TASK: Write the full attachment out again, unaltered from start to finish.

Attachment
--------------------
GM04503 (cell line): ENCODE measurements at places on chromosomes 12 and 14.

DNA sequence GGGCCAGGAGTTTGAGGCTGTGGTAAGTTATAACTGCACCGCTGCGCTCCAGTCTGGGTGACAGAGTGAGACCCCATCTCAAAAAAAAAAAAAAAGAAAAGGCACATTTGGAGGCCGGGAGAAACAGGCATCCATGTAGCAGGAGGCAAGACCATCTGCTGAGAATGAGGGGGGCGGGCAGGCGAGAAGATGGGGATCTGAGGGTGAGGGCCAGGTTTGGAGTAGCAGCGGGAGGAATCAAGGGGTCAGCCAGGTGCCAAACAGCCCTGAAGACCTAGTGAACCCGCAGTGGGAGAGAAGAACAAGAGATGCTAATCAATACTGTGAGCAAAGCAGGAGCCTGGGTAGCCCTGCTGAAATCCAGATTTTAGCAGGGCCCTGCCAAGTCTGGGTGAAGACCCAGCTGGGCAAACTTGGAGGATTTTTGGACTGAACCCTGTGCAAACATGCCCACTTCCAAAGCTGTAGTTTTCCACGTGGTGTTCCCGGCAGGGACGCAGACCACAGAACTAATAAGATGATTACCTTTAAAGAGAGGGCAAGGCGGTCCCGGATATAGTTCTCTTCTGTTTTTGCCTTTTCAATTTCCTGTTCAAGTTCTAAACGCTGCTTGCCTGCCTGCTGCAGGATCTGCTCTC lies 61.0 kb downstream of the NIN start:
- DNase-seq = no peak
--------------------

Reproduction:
GM04503 (cell line): ENCODE measurements at places on chromosomes 12 and 14.

DNA sequence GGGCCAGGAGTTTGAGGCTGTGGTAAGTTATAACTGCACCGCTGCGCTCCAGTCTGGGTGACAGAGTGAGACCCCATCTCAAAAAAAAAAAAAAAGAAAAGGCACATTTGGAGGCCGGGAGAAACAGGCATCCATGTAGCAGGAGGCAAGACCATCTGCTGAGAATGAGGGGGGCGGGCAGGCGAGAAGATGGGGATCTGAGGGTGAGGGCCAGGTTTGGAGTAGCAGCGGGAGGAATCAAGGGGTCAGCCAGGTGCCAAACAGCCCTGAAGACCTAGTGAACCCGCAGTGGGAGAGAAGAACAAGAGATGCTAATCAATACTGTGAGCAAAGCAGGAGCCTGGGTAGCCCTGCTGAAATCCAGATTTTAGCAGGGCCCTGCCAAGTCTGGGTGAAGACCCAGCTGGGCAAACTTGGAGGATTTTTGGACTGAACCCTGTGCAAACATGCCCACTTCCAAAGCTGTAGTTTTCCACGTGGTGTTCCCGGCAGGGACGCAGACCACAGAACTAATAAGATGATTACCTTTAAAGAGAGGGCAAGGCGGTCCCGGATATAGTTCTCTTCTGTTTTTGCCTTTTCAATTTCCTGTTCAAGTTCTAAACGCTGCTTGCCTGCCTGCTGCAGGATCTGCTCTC lies 61.0 kb downstream of the NIN start:
- DNase-seq = no peak